Hussain’s Norwegian film, What Will People Say, is an Oscar-nominated Foreign Language film and fairly popular on Netflix. He is also in the festival favourites Un-Freedom, Maaj Rati Keteki (Assamese), Arunodoy Sunrise among other films. But the quantum leap in audience recall is his turn in Delhi Crime, the Netflix series. As original content from India, this series has reached audiences worldwide effectively and fits the format of police procedural, a universally popular form of series. “Richie Mehta and I have known each other for 5-6 years and have been discussing a project with a Hollywood production company for some time now. When he offered Delhi Crime, I was already shooting in Delhi for a film. Since the role involved just a couple of days’ shoot, I agreed. I met Mr Neeraj Kumar, former Police Commissioner, Delhi Police, a meeting that Richie facilitated. While I didn’t mimic him, I did imbibe elements of his persona in creating the character. Richie has a fantastic sensibility when it comes to acting, which is realistic. I had an excellent collaboration with Shefali Shah and Rajesh Tailang, my classmate from NSD days. We’ve done plenty of plays together, so shooting for Delhi Crime, and the response to the series, has been gratifying. Streaming is not limiting, it means the show was accessible on 190 countries worldwide. I have been getting praise and compliments from all over, Eastern Europe, Scandinavia, Russia, America.”
Hussain’s stint with international cinema follows up on a stellar career in theatre here in India and in London, where he fine-tuned his education in the field. But with Abhishek Chaubey’s Ishqiya and Lootera by Vikramaditya Motwane, he began work in mainstream Hindi films, coinciding with the beginning of the current new wave. His leading role in Hindi cinema was opposite Sri Devi in English Vinglish, as her husband who tended to downsize her ability. The freedom to interpret his role, as he understood it, clinched his decision to work in this Gauri Shinde film. “I didn’t see the husband as a villain. I told Gauri that I wanted to play him as a male chauvinist who simply didn’t believe his wife was capable of some things. I had seen men like that, all my life, including my father. They weren’t mean or nasty but just chauvinistic naturally. When the film released, compliments poured in especially from women, who could relate to the husband’s behaviour.” A consummate performer, he credits his new focus on films to the evolving Indian filmmaker at home and abroad, a brood that is open to ideas and keen to experiment. He traverses multilingual cinema regularly. Coming up is Gautam Ghose’s Raahgir, an international film titled The Illegal and Jahnu Barua’s next.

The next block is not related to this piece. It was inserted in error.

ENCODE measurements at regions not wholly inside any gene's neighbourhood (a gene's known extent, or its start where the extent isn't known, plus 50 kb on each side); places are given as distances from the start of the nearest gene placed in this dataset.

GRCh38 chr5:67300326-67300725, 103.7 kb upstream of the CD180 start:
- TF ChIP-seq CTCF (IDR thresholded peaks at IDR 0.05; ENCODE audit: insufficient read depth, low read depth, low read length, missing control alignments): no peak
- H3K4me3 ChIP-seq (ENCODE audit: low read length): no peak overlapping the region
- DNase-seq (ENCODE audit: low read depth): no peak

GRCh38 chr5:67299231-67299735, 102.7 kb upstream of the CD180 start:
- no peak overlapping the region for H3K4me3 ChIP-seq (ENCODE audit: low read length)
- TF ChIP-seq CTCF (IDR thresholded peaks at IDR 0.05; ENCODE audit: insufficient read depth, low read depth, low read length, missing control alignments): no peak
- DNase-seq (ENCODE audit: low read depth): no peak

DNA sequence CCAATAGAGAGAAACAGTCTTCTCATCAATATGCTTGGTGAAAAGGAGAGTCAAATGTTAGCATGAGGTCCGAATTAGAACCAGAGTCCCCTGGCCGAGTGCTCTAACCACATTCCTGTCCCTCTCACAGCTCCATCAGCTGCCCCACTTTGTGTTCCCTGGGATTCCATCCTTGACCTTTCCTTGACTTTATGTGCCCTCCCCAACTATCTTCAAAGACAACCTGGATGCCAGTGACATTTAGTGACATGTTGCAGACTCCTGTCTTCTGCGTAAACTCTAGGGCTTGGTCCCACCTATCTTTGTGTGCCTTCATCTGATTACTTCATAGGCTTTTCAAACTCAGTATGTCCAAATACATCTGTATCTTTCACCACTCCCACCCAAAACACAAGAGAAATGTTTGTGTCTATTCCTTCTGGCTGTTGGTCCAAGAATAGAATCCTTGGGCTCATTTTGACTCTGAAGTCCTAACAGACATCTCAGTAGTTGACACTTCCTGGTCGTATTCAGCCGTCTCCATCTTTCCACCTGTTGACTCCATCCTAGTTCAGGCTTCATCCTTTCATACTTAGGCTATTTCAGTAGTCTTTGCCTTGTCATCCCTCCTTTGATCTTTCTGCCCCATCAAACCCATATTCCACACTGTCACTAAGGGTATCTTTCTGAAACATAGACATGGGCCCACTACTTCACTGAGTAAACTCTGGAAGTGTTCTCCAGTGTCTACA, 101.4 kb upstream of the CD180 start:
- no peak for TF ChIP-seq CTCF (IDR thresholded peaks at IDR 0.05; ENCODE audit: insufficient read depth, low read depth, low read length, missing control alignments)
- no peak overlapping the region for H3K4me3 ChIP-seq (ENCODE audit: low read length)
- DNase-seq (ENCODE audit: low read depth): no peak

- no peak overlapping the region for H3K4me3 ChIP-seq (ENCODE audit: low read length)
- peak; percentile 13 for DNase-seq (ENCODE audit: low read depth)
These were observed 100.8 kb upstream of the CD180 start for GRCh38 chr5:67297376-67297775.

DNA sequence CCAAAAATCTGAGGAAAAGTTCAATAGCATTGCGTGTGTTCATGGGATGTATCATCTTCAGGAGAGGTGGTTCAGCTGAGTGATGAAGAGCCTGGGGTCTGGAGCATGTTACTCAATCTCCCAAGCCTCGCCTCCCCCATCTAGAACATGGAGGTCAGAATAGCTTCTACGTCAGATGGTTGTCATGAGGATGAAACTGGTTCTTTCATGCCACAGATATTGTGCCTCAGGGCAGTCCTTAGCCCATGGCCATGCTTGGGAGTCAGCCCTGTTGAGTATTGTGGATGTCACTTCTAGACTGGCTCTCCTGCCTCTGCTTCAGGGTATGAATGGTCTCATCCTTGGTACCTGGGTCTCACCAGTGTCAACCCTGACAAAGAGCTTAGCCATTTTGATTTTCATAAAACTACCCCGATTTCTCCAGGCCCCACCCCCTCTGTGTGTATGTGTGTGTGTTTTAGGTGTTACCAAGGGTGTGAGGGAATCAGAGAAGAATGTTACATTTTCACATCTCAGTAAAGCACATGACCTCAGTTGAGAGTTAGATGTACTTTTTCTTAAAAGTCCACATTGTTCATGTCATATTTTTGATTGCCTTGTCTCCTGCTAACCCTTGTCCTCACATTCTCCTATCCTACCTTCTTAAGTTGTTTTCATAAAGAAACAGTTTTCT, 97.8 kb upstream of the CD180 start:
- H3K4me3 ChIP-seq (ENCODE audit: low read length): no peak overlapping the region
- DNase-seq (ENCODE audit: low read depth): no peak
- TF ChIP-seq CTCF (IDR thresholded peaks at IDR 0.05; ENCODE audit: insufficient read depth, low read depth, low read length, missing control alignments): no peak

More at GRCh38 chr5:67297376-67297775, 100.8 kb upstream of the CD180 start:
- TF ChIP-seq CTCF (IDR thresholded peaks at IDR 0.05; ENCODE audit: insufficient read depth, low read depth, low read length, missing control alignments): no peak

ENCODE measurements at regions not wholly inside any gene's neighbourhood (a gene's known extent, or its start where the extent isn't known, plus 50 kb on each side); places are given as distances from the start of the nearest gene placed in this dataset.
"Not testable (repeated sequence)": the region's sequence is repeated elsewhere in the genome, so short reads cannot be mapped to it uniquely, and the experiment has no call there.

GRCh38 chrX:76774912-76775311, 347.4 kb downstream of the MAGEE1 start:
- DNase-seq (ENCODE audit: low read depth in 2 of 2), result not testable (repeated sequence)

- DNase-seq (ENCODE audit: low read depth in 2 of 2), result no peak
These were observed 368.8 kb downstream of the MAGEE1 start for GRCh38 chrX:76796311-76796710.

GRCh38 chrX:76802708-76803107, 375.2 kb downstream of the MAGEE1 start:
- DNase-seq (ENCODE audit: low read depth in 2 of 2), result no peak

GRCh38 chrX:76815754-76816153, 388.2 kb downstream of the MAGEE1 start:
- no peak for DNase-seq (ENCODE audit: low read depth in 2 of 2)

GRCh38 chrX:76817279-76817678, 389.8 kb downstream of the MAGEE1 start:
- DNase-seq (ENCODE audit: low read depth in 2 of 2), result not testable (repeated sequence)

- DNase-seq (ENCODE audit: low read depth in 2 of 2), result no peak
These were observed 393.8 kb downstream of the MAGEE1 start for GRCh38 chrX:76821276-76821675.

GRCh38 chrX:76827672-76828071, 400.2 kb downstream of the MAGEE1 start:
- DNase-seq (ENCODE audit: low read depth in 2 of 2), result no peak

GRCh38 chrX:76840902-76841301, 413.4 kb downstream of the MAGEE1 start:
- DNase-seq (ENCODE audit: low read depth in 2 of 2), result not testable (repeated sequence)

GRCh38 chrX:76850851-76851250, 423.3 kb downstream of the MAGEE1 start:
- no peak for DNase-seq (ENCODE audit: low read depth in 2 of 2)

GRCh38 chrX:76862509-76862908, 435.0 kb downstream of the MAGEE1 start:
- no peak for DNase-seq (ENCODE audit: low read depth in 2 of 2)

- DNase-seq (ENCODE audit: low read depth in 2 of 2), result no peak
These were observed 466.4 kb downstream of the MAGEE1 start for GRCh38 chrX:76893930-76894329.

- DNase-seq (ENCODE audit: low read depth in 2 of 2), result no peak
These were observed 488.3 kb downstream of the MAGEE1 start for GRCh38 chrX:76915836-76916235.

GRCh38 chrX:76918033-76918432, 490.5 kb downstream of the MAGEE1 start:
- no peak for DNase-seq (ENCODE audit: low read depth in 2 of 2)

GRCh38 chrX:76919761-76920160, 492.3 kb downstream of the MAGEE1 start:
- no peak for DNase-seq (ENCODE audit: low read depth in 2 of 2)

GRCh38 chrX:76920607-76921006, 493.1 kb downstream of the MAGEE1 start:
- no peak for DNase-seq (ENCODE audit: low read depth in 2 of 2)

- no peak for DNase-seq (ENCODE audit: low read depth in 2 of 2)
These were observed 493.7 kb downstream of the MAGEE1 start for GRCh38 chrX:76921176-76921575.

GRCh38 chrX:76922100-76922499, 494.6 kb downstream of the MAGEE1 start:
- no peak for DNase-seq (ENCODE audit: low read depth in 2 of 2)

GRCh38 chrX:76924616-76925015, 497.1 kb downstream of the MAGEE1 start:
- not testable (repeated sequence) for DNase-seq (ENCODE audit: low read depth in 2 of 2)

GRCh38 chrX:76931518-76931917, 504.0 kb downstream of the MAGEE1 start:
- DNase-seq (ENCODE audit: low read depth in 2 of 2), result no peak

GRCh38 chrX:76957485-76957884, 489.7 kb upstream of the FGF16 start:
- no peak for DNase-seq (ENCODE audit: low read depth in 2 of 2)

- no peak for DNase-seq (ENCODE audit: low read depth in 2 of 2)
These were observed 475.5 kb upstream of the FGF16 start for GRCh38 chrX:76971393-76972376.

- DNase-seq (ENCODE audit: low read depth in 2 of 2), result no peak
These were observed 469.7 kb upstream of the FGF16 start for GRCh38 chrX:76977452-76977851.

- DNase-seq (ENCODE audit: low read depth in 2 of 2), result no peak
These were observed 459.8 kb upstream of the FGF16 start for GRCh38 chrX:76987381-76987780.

As our conversation draws to a close, a question in the current polarised political climate becomes essential - why has Hussain, an outspoken man when it comes to intolerance in the past, chosen to stay away from taking a political stance with fellow artistes? “I used to be fairly reactive in the past, often voicing my opinion against certain situations here at home and across the globe. Then for quite some time I grappled with the question- as actor, what is my Swadharma? What is my role in society? I can’t be a partial activist yet I have an urge to protest and to express. It was both emotionally upsetting and disturbing for me so I spoke to my acting teacher, my guru who lives in Puducherry. What he said to me made complete sense. He said that as an artiste, our role is to build empathy with those that we hate. We might have totally contrarian points of view, but our role is to bring society together. Art is glue that brings people together. I see my role as that one who can even build empathy for Hitler amongst people. Rather than be a reactionary, I would like to focus on this.”
Politics aside, Adil Hussain’s growth as a performer in cinema in his fifties sets a new standard for the changing norms of acting in present day India. It also paves a path of hope for those who come from the remotest places but have a gift and tenacity to see their passion through.